WASHINGTON -- In a foreign policy debate dominated by the hawkish perspectives of the GOP frontrunners, two presidential candidates cemented their roles as party gadflies, particularly on the use of military force and the importance of protecting civil liberties.
Both former Utah governor Jon Huntsman and Representative Ron Paul (R-Texas) have long distinguished themselves for their willingness to break from Republican party orthodoxy during the 2012 campaign; so far, both have been rewarded with consistently low numbers in the polls.
But while the Huntsman and Paul have occasionally found common ground with their fellow conservatives on certain economic and social issues -- Huntsman, for one, reiterated his support for the Tea Party backed Paul Ryan economic plan on Saturday -- a discussion of foreign policy provided the clearest evidence yet of the growing rift between the two outliers and the rest of the field.
On the most controversial topic of the night, the use of waterboarding and other forms of "enhanced interrogation," only Paul and Huntsman came out definitively against their use and stated categorically that waterboarding is torture.
"We diminish our standing in the world and the values that we project which include liberty, democracy, human rights, and open markets when we torture," Huntsman said.
"We should not torture. Waterboarding is torture. We dilute ourselves down like a whole lot of other countries. And we lose that ability to project values that a lot of people in corners of this world are still relying on the United States to stand up for them."
At one point, after Representative Michele Bachmann (R-Minn.) had offered a firm defense of waterboarding -- "I think it was very effective," she said -- National Journal's Major Garrett, one of the debate moderators, looked at Paul and said, "My Spidey sense tells me we have a debate about to get launched here."
"Yes, torture is illegal," Paul responded. "Waterboarding is torture. And it's illegal under international law and under our law. It's also immoral."
After adding that torture often produced unreliable information, Paul continued, "I think it's uncivilized and has no practical advantages and is really un-American to accept on principle that we will torture people that we capture."
On the subject of Iran, which a recent U.N. report indicated may be increasingly intent on pursuing a nuclear weapon, Paul in particular took a strong stance against the hawkish tone of the other candidates.
After both Romney and former Sen. Rick Santorum said they would back military strikes against Iran's nuclear infrastructure, Paul likened the talk to the war-mongering that preceded the invasion of Iraq.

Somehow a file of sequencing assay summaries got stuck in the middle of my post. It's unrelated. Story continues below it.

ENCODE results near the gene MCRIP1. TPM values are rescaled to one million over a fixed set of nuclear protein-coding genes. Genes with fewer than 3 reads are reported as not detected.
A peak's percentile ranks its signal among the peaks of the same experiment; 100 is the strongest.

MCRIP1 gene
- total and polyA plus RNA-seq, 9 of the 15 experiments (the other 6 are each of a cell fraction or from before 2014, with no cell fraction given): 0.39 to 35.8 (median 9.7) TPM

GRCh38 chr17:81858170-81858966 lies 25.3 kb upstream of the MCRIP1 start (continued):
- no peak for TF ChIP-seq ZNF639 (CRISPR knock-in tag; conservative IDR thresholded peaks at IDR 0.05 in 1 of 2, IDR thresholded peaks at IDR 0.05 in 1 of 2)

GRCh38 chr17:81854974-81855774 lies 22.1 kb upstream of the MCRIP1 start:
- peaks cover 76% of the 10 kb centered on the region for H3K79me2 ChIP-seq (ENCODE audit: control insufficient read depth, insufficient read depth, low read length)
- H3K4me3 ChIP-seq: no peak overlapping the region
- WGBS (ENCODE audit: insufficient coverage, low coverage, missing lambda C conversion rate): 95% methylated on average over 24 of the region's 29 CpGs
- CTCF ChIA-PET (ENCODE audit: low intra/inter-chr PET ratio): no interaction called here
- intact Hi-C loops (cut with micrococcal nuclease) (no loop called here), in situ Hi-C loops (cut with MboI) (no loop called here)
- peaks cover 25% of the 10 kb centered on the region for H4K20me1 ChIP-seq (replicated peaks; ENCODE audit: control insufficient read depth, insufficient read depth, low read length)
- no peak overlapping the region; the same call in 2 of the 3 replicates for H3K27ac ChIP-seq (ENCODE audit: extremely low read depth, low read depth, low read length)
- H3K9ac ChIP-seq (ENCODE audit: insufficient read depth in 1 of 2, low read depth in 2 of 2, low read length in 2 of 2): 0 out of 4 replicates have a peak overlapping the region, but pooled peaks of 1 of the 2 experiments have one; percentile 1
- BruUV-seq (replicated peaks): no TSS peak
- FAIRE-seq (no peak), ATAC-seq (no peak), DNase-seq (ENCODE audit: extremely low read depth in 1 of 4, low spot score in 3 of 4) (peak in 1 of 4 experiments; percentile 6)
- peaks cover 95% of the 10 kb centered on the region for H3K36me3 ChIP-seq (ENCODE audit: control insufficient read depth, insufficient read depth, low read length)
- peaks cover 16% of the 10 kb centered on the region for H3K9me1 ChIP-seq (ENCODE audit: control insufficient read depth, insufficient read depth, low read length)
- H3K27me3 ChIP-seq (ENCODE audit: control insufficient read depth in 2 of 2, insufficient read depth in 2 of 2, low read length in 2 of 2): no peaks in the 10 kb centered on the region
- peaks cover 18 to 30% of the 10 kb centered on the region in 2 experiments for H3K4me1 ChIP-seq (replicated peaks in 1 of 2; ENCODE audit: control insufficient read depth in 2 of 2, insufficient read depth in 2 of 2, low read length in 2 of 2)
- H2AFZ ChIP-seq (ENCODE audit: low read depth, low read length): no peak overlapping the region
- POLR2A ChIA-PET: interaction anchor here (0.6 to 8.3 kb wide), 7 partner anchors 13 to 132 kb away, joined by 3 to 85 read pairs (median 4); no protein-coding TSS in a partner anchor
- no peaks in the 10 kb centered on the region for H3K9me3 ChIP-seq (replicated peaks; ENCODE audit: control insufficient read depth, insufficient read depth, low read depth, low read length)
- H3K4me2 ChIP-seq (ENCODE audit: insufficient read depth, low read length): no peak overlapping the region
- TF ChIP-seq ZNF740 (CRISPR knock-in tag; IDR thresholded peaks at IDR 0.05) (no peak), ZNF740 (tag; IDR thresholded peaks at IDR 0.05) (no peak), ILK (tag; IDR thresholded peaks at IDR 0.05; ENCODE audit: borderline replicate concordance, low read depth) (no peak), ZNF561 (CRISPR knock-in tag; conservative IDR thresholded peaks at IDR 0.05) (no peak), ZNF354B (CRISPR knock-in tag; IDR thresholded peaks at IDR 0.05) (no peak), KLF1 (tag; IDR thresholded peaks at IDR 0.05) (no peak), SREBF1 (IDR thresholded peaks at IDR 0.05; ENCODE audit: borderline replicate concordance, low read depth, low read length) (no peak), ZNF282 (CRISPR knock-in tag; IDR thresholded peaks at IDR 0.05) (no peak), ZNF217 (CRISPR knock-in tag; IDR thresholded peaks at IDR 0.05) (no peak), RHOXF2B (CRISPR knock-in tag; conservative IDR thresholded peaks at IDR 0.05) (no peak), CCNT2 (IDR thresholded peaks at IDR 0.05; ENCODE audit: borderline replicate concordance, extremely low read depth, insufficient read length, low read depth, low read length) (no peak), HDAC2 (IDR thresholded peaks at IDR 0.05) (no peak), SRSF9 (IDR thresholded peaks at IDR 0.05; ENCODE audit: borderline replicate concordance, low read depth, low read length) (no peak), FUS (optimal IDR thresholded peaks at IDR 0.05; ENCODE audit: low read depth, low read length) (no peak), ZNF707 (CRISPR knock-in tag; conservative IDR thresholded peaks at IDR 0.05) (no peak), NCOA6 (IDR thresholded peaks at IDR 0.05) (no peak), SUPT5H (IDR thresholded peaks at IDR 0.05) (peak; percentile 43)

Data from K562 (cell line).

"It isn't worthwhile," Paul said of the prospect of military action against Iran. "The only way you would do that is you would have to go through Congress. ... I'm afraid what's going on right now is similar to the war propaganda that went on against Iraq. And, you know, they didn't have weapons of mass destruction. And it was orchestrated and it was, to me, a tragedy of what's happened these last 10 years, the death and destruction, $4 trillion in debt. So no, it's not worthwhile going to war."
Herman Cain had also said that he would not support a military operation.
In the relatively limited time the Huntsman and Paul had to speak, they both seemed intent on demonstrating their unique credibility on world affairs -- Paul as a sort of neo-isolationist who believes the U.S. should avoid meddling abroad as much as possible and Huntsman, a former Ambassador to China, as the sole candidate with substantial foreign policy experience.
Huntsman called for the troops to come home from Afghanistan, and later delivered a lengthy exposition on the difficult relationship the United States has with Pakistan. He went out of his way during those remarks to mention by name two top Pakistani officials, and he was one of the only candidates to cite a foreign leader by name all night.
Huntsman also took issue with the strong words of Romney and others about the rising power of China, and the suggestion that it may be manipulating currency markets.
"I've tried to figure this out for 30 years of my career. First of all, I don't think, Mitt, you can take China to the W.T.O. on currency-related issues. Second, I don't know that this country needs a trade war with China. Who does it hurt? Our small businesses in South Carolina, our exporters, our agriculture producers."
He added, "The reality's a little different, as it usually is, when you're on the ground."
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